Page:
Another key observation we made was, while the GitHub issue page reported having over 800 “comments” (including duplicates, considering the package broadcasts the collected information every hour), those older than 24 hours were deleted.
It is not entirely clear how this data is being processed and why is it removed every 24 hours from the public page.
sonatype-2020-0784 has been assigned for malicious package `electorn`.
- sonatype-2020-0781 :`loadyaml` (downloads to date: 48)
Another package `loadyaml` published by the same author is nearly identical to `electorn` in its functionality with one particular exception: it publishes the user data every 30 minutes as opposed to every hour.
The author “simplelive12” has also previously published identical typosquatting packages `lodashs` and `loadyml` on npm downloads which they had later removed before these could be detected or flagged by anyone. sonatype-2020-0781 covers `loadyaml`, `lodashs` and `loadyml`.
Sonatype release integrity protects your software supply chainAll of the vulnerable packages are accounted for in Sonatype’s data as sonatype-2020-0781 and sonatype-2020-0784 (formerly, sonatype-2020-0735).
The four packages were published on npm roughly a month ago and have had a little over 400 downloads combined, to date:
- electorn: 255
- lodashs: 78
- loadyaml: 48
- loadyml: 37
Our malicious code detection bots had picked up these packages within a day of their release on npm downloads and flagged them as suspicious, which kept our customers and their software supply chains protected from the start. As the timeline below shows, the confirmation of maliciousness occurred more recently, leading to this disclosure.
This month on Deep Diving all 4 packages, we are releasing our findings.
August 17th-24th 2020: Malicious package `electorn` is published to npm downloads on the 17th followed by other packages, two of which (`loadyml`, `lodashs`) are shortly removed by the author.
August 18th 2020: Sonatype automated malware detection systems pick up the suspicious packages. The component is added to our Fast-Track data.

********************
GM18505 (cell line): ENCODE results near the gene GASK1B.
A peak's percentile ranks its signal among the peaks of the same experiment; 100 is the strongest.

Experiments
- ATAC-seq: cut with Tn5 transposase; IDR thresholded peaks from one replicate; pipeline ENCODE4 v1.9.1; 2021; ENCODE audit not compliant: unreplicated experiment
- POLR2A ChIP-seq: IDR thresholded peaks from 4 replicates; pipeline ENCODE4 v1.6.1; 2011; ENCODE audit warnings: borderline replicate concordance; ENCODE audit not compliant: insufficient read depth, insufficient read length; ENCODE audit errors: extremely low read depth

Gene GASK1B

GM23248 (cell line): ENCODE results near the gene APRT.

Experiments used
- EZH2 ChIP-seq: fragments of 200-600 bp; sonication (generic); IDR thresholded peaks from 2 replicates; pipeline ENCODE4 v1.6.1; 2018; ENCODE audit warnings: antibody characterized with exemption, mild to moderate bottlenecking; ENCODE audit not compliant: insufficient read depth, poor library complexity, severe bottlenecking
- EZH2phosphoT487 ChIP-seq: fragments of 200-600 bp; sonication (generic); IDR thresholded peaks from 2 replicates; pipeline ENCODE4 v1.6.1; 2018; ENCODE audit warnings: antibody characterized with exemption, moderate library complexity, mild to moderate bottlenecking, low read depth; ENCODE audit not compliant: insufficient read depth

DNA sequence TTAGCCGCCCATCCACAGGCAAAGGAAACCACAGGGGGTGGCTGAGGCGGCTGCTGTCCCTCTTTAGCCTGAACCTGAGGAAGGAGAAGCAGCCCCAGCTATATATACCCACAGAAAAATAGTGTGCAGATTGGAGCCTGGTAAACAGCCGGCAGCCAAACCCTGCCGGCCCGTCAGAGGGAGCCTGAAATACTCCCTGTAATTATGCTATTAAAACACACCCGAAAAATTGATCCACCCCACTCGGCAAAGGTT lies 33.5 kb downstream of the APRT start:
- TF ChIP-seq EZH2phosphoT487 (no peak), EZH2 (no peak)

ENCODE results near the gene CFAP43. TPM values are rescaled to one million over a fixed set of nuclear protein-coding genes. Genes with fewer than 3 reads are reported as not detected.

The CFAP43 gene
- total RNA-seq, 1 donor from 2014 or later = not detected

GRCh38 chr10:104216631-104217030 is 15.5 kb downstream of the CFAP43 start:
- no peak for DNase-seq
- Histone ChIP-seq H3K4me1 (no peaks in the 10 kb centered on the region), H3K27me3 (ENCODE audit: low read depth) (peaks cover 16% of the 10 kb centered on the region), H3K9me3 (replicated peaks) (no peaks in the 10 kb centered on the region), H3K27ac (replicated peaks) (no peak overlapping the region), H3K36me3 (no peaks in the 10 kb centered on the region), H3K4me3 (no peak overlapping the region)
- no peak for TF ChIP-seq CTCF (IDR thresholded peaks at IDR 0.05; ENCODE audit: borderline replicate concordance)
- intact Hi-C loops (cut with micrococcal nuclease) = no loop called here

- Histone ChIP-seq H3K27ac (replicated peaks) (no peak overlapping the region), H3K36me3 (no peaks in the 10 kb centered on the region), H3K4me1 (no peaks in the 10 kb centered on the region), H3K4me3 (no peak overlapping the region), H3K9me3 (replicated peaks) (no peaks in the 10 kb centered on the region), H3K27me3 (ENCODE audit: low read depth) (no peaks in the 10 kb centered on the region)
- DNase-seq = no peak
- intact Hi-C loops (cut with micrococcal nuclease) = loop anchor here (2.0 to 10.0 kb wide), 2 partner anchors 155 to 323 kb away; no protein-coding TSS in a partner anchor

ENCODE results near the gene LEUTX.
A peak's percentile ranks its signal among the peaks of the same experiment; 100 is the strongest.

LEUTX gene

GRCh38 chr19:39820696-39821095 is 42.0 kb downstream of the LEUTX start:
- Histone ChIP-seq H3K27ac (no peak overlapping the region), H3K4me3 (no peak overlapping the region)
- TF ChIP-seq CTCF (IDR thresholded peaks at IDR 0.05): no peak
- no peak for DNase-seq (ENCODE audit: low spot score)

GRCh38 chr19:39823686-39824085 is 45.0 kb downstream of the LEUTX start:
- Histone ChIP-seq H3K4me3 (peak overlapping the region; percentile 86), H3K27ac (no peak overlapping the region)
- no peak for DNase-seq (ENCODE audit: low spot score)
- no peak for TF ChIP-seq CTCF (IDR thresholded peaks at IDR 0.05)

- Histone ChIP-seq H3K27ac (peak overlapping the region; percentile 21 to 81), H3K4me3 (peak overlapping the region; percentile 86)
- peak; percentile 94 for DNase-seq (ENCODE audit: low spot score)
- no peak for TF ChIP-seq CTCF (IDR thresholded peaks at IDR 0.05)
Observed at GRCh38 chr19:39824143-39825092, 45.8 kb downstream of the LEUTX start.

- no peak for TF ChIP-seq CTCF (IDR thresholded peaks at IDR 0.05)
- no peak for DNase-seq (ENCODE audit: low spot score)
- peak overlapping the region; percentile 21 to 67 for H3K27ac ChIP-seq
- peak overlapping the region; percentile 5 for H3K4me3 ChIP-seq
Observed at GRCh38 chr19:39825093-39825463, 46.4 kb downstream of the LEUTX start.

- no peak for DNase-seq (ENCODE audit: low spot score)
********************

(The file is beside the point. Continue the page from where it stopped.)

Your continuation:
August 25th 2020: GitHub issue page is opened to public and begins publishing collected user data as “comments”
September 30th 2020: Sonatype security research team performs a thorough Deep Dive analysis on `electorn` and other identical packages. We report our findings to GitHub, npm, and are simultaneously making them publicly available. Our reason for the public disclosure centers on the fact that sensitive information of users who downloaded these packages inadvertently is already being exposed on the web and the malicious packages continue to exist on npm downloads, therefore the standard vulnerability disclosure timelines would not apply in this case.
As explained above, because these malicious packages were flagged as suspicious shortly after being published, our customers remained safe. Sonatype Security Research team specializes in world class vulnerability research. Malware research is a newer offering and we are constantly improving our processes when it comes to researching malicious components. As a result, although the packages were automatically identified and added to our data as suspicious components early on, it isn’t until today that a thorough Deep Dive research was completed, confirming malicious actions and our findings are being made public. Going forward, this gap between the malicious package identification and a Deep Dive research will be minimized significantly.
October 1st, 2020: Following Sonatype's report, npm removes both packages (`electorn` and `loadyaml`) from their downloads registry. GitHub removes the publicly-visible issue page broadcasting user data.
Growth of Next Generation Software Supply Chain Attacks
As we’ve shared in our 2020 State of the Software Supply Chain report, these types of next-generation software supply chain “attacks” are far more sinister because bad actors are no longer waiting for public vulnerability disclosures. Instead, they are taking the initiative and actively injecting malicious code into open source projects that feed the global supply chain.
By shifting their focus “upstream,” such as with open-source malware in “electorn,” bad actors can infect a single component, which will, and this case probably have been, then be distributed “downstream” using legitimate software workflows and update mechanisms.
Our 2020 report also shows that this is happening at a rapidly increased rate. In fact, there was a 430% increase in next-generation software supply chain attacks over the past year. Keeping this in mind, it is virtually impossible to manually chase and keep track of such components.
Sonatype’s world-class security research data, combined with our automated malware detection technology safeguards your developers, customers, and software supply chain from infections like these.
DevOps-native organizations with the ability to continuously deploy software releases have an automation advantage that allows them to stay one step ahead of malicious intent. Sonatype Nexus customers were notified of these malicious packages within hours of the discovery, and their development teams automatically received instructions on how to remediate the risk.